Jaguar has just teamed up with Bremont to create a limited run of six special edition watches to be offered to buyers of the six new Jaguar Lightweight E-Types.
The special watches feature a black face designed to accurately replicate the tachometer of the Jaguar Lightweight E-Type. They also include special hands to mimic the tachometer needle with aluminium saved from the construction of the E-Type Lightweight being used for the white gold cases. Additionally, Bremont has debuted its first proprietary self-winding movement in the watches complete with a 50 hour power reserve and complete with a steering wheel inspired rotor.
Other cool features of the watch includes the winding crown being engraved with the pattern of the Dunlop racing tyres from the Lightweight E-Type with an alloy-spoked replica Lightweight E-Type steering wheel complete with an authentic wooden rim being found at the back of each watch.
Discussing the watch and the collaboration, Jaguar’s director of design Ian Callum said, “The Lightweight E-type project is so special that we thought we really needed to create something which complemented the cars and, since most classic enthusiasts also tend to be horophiles, a wristwatch seemed to be the answer.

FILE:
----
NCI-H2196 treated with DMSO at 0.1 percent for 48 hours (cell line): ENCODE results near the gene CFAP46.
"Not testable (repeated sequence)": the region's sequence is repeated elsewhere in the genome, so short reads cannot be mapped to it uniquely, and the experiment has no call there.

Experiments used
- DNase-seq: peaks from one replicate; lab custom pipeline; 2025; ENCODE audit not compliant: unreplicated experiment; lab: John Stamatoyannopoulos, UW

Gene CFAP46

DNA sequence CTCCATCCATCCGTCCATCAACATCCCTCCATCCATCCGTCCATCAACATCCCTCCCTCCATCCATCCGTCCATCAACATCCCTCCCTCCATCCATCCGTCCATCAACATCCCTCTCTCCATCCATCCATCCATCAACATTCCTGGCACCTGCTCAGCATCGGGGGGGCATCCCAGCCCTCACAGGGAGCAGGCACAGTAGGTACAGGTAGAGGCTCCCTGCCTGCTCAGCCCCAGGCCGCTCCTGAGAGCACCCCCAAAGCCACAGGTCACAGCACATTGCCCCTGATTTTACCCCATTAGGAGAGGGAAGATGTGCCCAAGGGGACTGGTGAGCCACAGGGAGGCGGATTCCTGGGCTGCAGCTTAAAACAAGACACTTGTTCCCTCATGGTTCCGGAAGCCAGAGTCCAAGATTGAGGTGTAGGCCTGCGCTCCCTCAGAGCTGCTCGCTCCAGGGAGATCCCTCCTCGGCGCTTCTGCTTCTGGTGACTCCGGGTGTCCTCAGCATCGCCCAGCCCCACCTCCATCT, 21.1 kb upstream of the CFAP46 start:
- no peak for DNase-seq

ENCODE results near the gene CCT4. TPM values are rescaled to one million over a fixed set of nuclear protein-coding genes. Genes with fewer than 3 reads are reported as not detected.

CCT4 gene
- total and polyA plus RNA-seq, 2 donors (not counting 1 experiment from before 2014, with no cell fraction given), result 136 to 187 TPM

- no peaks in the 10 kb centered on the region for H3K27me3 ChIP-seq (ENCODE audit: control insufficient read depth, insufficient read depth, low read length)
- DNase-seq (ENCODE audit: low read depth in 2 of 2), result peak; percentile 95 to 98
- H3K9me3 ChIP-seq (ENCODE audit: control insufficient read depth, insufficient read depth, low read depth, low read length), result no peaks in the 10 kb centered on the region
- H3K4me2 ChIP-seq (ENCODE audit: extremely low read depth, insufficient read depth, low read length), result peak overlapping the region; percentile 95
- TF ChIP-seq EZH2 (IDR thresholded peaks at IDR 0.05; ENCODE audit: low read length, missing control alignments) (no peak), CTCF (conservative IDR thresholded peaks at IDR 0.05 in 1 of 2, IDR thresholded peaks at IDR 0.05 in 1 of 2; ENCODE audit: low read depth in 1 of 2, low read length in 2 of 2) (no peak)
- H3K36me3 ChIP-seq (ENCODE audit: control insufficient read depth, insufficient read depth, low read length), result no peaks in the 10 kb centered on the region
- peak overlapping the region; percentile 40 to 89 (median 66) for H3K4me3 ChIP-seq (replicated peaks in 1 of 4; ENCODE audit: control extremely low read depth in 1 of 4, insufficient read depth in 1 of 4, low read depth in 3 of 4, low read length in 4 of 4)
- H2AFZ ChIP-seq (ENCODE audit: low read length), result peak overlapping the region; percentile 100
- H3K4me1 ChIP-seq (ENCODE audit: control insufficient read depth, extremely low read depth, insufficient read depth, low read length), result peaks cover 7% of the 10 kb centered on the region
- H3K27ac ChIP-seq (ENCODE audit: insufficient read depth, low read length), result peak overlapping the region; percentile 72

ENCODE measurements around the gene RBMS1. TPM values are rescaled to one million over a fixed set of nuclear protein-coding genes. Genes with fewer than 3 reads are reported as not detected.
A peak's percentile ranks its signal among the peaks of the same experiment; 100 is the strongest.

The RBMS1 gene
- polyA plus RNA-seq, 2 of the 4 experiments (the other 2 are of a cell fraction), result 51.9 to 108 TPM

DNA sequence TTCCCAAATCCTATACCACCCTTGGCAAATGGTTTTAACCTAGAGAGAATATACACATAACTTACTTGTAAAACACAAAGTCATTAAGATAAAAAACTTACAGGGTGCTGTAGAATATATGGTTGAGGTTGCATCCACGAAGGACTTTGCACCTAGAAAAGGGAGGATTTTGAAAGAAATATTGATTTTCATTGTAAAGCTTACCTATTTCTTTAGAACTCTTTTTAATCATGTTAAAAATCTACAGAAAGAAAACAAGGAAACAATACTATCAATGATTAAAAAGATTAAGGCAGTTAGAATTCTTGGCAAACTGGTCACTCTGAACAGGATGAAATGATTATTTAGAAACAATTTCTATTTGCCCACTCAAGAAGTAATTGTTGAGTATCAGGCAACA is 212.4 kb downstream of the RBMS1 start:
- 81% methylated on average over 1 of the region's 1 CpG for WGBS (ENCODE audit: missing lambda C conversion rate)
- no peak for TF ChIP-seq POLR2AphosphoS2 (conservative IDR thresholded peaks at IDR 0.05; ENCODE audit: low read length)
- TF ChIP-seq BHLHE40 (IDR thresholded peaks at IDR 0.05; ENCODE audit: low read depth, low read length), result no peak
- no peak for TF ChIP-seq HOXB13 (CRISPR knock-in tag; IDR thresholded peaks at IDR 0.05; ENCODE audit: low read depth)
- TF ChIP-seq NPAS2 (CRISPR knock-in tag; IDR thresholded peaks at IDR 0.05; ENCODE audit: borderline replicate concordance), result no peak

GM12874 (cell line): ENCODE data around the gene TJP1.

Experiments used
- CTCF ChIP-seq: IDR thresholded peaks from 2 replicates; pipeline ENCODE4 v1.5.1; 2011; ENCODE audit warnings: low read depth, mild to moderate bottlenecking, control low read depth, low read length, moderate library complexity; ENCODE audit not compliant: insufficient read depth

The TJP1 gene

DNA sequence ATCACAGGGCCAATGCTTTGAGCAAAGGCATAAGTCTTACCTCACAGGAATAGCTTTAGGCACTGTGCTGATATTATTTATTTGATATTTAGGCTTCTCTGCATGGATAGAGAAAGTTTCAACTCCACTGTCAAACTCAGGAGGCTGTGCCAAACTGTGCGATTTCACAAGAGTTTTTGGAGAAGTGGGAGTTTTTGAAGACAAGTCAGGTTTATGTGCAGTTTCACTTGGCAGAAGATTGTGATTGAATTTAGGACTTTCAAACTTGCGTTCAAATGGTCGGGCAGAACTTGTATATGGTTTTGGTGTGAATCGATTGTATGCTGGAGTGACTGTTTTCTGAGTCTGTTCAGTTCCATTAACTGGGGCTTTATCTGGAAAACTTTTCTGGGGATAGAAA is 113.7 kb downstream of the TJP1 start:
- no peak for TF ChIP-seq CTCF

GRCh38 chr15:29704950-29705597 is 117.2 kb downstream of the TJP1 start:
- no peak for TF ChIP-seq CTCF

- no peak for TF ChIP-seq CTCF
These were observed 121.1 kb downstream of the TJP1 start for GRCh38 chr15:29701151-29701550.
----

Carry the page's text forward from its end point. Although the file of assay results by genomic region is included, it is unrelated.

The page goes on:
“Bremont was the obvious choice as a partner, both because we have worked closely together in the past on the clocks for the C-X75 and XJ75 Platinum concept cars and because, like Jaguar, it is a quintessentially British brand.
“We didn’t want a watch that was too obvious in terms of design, but something which captured the spirit of the Lightweight in a subtle yet relevant way and I think Bremont has certainly achieved that goal,” he said.
Giles English, who co-founded Bremont in 2002 said, “Creating the watch proved to be a fascinating project, as we were given access to the Jaguar archives in order, for example, to ascertain the exact font for the numerals used on the dial of the original rev counters. The fact that we were required to make just six examples enabled us to be very creative in a way that is not always possible when designing a watch for larger scale production – and that’s why we have been able to feature touches such as using real wood for the rim of the ‘steering wheel’ winding rotor. Each watch is, essentially, bespoke.”